Stan Lepeak, Managing Director, Global Research
For too many end-user organizations adopting or expanding commercial enterprise resource planning (ERP) systems, the implementation process can look too much the like current oil spill in the Gulf of Mexico. While not to make light of the spill, ERP implementation efforts are too often out of control, seemingly impossible to conclude or stop, incredibly costly, and for some potentially fatal—at least career-wise. In many cases you could also argue those involved should have seen the potential for a blow-up and taken more advance precautions. While sage advice, the question is what can ERP buyers do to mitigate implementation risk?
As a representative example, EquaTerra has begun working with a $7B revenue global manufacturing organization that launched an SAP implementation effort in 2008. Implementation costs, originally budgeted at an impressive $400M, quickly ballooned to more than $560M as the effort took flight and the complexity and global scope became difficult to address and manage. EquaTerra is working with the client to bring the implementation time frame and budget back to its original scope by doing the following:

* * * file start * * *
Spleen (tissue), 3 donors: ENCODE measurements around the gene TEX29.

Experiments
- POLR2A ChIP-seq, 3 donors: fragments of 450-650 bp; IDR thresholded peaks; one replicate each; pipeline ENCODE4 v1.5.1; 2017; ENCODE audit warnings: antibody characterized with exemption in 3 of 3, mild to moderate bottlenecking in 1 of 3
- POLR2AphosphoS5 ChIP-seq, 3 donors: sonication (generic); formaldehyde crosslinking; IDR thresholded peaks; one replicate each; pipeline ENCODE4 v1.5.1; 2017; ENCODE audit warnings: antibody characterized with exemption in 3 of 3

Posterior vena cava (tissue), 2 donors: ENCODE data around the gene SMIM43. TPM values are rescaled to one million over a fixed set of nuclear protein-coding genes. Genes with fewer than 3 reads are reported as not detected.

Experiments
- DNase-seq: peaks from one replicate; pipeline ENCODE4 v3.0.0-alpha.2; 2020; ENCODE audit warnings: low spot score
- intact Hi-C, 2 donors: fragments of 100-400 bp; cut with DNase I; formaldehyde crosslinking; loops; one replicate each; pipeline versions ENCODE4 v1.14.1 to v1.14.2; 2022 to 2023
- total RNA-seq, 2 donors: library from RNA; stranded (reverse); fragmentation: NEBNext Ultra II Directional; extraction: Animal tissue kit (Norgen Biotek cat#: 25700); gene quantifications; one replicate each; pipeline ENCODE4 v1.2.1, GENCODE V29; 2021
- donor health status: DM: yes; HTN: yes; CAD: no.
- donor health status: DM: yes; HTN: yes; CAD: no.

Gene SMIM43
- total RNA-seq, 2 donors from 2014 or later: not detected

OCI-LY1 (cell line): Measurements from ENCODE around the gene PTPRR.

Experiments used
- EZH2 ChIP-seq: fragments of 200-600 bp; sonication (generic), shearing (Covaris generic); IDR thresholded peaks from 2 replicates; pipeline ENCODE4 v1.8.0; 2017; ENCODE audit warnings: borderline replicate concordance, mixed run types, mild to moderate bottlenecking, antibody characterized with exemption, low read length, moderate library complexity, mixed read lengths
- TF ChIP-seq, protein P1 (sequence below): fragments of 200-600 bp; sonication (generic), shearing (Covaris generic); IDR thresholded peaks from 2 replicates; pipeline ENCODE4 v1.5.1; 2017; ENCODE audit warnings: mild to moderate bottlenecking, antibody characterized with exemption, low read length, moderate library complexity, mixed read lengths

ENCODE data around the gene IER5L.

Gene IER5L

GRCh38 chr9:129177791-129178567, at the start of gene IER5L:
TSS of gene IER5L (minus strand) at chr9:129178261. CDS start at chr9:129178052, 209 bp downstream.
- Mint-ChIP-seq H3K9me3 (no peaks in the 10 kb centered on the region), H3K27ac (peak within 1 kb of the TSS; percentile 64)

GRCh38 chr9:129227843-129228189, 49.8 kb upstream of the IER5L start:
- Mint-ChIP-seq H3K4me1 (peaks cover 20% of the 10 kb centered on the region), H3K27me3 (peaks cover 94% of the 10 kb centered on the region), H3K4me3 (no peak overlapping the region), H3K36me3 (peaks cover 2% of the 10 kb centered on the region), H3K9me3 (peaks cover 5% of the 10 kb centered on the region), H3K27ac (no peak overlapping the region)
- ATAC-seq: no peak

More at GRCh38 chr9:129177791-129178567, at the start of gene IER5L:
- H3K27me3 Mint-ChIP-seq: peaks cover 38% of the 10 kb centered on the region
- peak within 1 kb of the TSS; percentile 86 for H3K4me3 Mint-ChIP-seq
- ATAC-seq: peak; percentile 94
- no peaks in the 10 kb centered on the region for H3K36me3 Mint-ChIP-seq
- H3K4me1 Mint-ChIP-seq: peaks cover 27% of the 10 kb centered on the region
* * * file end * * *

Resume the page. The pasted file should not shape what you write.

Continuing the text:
• Improve performance and risk mitigation efforts to improve transparency and remove implementation barriers.
• Deploy new governance models that lead to facilitated decision making and reduced project churn.
• Introduce a new global deployment schedule that simplifies the approach and reduces business disruption risk and significantly reduces capital and operating expenditures.
While still not a trivial cost, $400M is viewed as reasonable given the scale and scope of the effort and is within the client’s original business case calculation.
Out of control ERP implementations are nothing new, dating to the 1990’s when commercial ERP implementation efforts took off in the market in advance of “Y2K.” Improvements in buyer, software vendor and system integration implementation skills, however, have often been outpaced by the increased complexity of global ERP efforts, particularly when outsourcing and SaaS/cloud elements are introduced into the equation. What is new are some of the improved tools and techniques buyers can use to address these complex efforts. Additionally, given current economic conditions and the increased global competitive pressure faced by the typical ERP user, the negative ramifications of ERP implementations gone wild are greater than ever.